We are in northern France, visiting relatives that were only re-discovered three years ago, after an eighty years gap… My paternal grandmother was the youngest sister of an elder brother (also Stephen) who survived the horrors of WW1, married a French girl and eventually settled near Calais.
When France was overrun, the Nazis wouldn’t allow Stephen to take his family back to England and, eventually, contact was lost… He escaped arrest because his adopted craft of running a local bakery – which his wife’s family had taught him, was a ‘protected’ occupation and so, apart from being watched, periodically, he was left alone.
His frequent assistance to the Resistance went undetected, or his fate would have been very different…
Today there are two branches of our once-lost family: one in Calais (the Duffys – after my great uncle) and the other in Lille (the Bertaloots) near the Belgian border. For the first few days of our trip, we are staying with the family in Lille. Nearby is the small city of Arras, an ancient Roman town whose last-century history is dominated by the First World War. The damage to the town, and the magnificent reconstruction undertaken by the local people faced with the devastation of their home is the basis and the inspiration for this post.
We; the Tanhams, the Duffys (Stephen’s surname) of Calais and the Berteloots of Lille have become good friends – indicated by the fact that these lovely people have taken two days off work to show us around a couple of the places we asked to see.
Returning to WW1, the ‘Battle of Arras’ was fought in May 1917, as a joint operation between general Haig – at odds with his Prime Minster, Lloyd George – and the senior French commander, General Neville. The French forces dominated this part of the war’s front and it was Haig’s job to support them.
The French plans proved over-ambitious and Haig’s forces suffered heavy casualties for little gain, though four divisions of the Canadian army combined to take the important Vimy ridge. The nearby town of Arras was largely destroyed during the shelling.
Following the Armistice in November 1919, hostilities ceased and the battered French citizens set about the huge task of rebuilding their city…
I found the photos of the post-war ruins poignant and relevant to current British politics.
Recently, the same people who drove the ‘Brexit’ process turned their backs at the opening session while a dignified European Parliament looked on in disbelief. The same people, still funded by the EU, now want to have London’s Big Ben strike out the chimes of Britain’s official ‘leaving date’ at the end of January in a show of jingoistic pride… one could hardly write a novel to match the recent events, but we would be unwise to consider this fantasy… nightmare, maybe.
For me and people like me, they have created a similar devastation in the minds and hearts of the half of Britain’s population who wished to remain part of the united Europe that emerged from the ashes of blitzed London and shelled Arras.
Fascism is innate in human nature. The school bully is a fascist, recruiting the weak and unthinking to a cause of personal glory which elevates his or her ego above any common cause of progress. By doing this, he finally exists… However, the emotionally settled child, perhaps growing up in a good family, knows that their existence must be balanced with the needs of a wider circle of caring humans.
What is little considered is that the dictator-fascist is only a school bully… and that sustained courage will unseat them.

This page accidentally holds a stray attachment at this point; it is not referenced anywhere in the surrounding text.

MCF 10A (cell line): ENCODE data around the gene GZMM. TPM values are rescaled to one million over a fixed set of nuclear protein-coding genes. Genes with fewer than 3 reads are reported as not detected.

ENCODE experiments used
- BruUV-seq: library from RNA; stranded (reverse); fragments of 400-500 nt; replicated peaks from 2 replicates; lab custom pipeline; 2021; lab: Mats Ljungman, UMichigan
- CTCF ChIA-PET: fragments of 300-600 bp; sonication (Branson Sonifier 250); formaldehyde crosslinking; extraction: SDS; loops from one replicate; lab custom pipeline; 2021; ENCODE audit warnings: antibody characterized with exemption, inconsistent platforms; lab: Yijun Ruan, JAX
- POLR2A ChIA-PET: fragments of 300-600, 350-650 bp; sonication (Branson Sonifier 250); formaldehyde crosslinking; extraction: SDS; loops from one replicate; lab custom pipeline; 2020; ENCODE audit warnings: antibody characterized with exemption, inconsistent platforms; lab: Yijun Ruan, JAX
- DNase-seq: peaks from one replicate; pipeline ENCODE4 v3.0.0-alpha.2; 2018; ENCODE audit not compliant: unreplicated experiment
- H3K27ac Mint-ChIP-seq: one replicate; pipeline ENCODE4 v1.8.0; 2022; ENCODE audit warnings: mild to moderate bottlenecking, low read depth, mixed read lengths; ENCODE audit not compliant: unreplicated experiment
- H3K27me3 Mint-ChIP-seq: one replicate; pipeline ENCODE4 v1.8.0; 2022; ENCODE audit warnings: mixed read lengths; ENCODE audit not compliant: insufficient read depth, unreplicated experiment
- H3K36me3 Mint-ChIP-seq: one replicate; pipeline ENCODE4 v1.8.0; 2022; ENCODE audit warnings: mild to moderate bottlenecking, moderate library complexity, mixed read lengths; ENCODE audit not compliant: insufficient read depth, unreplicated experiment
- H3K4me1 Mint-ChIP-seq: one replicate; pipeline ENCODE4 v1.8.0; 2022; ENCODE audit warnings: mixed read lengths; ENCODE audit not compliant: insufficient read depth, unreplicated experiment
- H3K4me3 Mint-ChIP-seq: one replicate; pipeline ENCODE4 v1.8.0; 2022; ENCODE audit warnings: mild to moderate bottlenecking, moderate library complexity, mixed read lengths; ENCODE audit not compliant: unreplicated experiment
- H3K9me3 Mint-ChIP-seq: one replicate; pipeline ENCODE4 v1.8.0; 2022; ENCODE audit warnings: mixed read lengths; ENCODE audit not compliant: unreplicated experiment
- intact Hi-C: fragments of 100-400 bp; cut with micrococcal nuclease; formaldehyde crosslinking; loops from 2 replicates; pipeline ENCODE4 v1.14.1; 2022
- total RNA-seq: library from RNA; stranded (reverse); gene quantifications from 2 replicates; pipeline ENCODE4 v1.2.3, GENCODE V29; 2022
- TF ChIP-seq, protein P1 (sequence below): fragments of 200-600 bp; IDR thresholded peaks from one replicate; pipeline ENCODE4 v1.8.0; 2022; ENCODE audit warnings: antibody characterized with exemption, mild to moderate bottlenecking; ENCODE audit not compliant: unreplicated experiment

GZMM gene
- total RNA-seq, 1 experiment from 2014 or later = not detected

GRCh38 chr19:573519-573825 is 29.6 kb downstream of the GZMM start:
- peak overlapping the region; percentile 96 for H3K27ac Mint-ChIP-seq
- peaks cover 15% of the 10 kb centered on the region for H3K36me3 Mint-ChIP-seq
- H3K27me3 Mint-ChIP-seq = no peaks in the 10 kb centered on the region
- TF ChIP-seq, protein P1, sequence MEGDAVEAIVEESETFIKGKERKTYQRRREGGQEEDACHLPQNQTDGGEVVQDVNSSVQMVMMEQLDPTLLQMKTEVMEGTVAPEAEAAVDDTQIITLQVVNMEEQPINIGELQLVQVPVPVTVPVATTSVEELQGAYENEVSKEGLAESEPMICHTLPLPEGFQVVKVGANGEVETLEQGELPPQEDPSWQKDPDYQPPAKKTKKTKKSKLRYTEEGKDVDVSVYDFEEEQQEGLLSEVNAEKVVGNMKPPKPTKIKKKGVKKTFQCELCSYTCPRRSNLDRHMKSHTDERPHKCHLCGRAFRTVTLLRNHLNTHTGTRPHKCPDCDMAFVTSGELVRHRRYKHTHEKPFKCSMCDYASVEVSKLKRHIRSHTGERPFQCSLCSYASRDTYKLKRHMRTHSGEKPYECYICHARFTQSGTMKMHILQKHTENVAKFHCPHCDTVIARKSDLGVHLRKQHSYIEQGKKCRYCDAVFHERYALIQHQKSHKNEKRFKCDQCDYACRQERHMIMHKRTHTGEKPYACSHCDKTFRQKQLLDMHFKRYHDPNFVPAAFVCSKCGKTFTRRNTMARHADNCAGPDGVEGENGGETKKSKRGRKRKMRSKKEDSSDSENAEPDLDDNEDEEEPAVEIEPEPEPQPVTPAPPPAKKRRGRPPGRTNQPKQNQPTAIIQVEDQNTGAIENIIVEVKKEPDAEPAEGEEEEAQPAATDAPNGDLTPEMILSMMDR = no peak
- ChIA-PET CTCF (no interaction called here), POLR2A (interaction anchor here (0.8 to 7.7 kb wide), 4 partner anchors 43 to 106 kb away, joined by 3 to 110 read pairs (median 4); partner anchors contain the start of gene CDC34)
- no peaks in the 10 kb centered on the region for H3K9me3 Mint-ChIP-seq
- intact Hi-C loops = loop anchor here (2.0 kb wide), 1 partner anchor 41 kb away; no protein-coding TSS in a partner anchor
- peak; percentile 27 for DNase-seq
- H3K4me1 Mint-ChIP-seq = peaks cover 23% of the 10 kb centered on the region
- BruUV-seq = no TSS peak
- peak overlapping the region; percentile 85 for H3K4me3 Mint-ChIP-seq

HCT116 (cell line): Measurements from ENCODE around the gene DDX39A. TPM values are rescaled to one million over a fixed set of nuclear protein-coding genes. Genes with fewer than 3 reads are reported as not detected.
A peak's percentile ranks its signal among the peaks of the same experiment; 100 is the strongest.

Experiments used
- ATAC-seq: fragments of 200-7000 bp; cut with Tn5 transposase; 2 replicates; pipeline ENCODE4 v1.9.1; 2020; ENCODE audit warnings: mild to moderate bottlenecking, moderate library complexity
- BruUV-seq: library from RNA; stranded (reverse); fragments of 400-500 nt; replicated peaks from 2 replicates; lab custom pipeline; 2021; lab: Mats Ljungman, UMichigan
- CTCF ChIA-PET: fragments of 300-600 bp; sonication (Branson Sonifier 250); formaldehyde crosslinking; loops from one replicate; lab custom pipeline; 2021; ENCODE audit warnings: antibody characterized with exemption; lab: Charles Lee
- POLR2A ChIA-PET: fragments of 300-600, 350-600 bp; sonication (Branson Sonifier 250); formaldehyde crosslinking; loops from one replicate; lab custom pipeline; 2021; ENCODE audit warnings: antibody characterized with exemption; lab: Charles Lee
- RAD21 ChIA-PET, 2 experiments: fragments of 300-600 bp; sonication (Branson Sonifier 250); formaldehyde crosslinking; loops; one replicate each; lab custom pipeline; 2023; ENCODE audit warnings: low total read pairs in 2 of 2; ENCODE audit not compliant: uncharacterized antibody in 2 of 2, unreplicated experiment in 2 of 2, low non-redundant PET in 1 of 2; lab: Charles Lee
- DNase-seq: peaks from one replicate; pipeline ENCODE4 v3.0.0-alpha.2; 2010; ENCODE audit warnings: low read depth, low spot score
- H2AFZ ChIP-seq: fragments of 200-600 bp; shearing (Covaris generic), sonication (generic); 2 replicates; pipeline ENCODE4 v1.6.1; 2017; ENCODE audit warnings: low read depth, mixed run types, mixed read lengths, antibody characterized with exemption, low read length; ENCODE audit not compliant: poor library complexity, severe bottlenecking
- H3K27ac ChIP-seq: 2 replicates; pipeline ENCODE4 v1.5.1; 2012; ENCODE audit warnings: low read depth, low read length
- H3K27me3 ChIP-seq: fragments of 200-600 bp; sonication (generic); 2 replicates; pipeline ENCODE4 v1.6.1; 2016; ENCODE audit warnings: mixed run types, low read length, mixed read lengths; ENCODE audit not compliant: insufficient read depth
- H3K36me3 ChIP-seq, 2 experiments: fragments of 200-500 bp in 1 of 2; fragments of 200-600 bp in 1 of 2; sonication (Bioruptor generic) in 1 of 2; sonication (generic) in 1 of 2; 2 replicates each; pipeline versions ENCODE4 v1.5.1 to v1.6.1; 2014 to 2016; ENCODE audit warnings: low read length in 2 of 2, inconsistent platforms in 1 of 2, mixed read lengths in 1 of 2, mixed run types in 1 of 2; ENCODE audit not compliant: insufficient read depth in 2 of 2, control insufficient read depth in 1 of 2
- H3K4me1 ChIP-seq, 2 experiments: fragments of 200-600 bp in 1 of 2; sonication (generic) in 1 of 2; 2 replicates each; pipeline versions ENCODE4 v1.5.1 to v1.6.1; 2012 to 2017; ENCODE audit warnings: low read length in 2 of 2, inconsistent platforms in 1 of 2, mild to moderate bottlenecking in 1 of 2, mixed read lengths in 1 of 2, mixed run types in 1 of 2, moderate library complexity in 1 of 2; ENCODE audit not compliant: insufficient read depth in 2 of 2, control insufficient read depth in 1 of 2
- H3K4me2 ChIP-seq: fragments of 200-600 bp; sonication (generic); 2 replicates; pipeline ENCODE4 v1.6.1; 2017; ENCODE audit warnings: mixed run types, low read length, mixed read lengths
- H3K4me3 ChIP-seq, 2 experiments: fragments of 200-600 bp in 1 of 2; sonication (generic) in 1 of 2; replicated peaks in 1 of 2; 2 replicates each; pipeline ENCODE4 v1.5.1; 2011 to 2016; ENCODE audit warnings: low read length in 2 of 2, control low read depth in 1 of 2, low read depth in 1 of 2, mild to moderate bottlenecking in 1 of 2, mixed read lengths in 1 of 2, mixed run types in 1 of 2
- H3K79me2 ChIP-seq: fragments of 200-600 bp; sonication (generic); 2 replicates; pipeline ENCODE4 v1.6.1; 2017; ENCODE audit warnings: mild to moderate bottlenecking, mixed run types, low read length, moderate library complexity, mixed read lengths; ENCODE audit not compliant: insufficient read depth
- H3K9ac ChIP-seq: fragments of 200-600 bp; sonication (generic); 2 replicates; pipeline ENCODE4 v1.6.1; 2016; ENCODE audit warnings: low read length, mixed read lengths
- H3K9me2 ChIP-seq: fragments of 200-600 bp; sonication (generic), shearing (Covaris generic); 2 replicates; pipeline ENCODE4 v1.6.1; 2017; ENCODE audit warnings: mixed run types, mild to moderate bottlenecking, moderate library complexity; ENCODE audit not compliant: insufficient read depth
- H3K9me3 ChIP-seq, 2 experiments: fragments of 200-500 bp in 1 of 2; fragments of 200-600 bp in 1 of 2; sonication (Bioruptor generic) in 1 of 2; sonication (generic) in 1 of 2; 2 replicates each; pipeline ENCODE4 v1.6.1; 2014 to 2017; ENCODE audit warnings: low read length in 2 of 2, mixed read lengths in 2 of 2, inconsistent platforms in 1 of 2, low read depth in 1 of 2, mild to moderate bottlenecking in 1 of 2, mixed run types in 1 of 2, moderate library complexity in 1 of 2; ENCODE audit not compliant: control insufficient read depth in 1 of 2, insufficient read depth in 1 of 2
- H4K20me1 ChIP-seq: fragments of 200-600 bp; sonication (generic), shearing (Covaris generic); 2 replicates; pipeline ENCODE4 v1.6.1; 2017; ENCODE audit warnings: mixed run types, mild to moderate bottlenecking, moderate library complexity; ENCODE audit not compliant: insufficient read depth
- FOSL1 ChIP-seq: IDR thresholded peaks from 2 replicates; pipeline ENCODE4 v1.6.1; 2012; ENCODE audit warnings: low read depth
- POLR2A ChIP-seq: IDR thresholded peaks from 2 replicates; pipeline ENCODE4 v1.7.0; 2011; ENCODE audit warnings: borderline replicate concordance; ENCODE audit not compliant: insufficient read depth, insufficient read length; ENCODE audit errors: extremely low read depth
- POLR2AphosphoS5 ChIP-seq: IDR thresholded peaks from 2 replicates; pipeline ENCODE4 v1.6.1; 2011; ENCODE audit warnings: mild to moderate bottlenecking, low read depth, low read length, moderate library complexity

Arras emerged from its ashes when its people rejected the devastation bequeathed to them by the madness of privileged ego. Everyone came together to rebuild the town; and the collective consciousness of that town recreated the ‘extravagant gothic’ style of each house and shop, street by street.
A little-known fact is that, from the 17th century, it was obligatory for anyone building a new house in Arras to submit a copy of the plans to the town hall. It was the possession of these plans that enabled Arras to emerge, accurately, from the devastation of the war that exploded like a volcano around it, to reconstruct what it had been… Its past, with all its art and tolerance was documented.
The process of war via fascism – all war and all fascism – is, for me, perfectly symbolised by the nearby Vimy Ridge monument. This startling sculpture by Canadian artist Walter S. Allward rises high above the ridge-line at Vimy – a place where eleven thousand Canadian soldiers were killed in order for the ridge to be taken back from the Germans.
I intend to write a post dedicated to this moving monument and reveal some of its intricately-wrought emotional detail. For now, here is a glimpse of two of the figures that are revealed when you pass through the anguish of the parents and into the actuality of the war as it happened before their loss…
To conclude, let’s go back to the title of the blog: The Sun, the Lion and the Ashes.
We can all find ourselves the wrong side of how we think things should be. The views above are my own and do not necessarily represent anyone else in the Silent Eye School. What is important is how we react to the ‘ashes’ of our perceived world. If, like the people of Arras, we have ‘documented’ what be believe to be vital in our world, we will be able to begin again in the new circumstances secure in the knowledge that we brought the best of it with us.
Stephen Tanham is a Director of the Silent Eye school of consciousness, a distance-learning teaching organisation that operates on a not-for-profit basis to help people deepen their life experiences without fluff and with personal supervision. You can find out more about the Silent Eye by clicking here.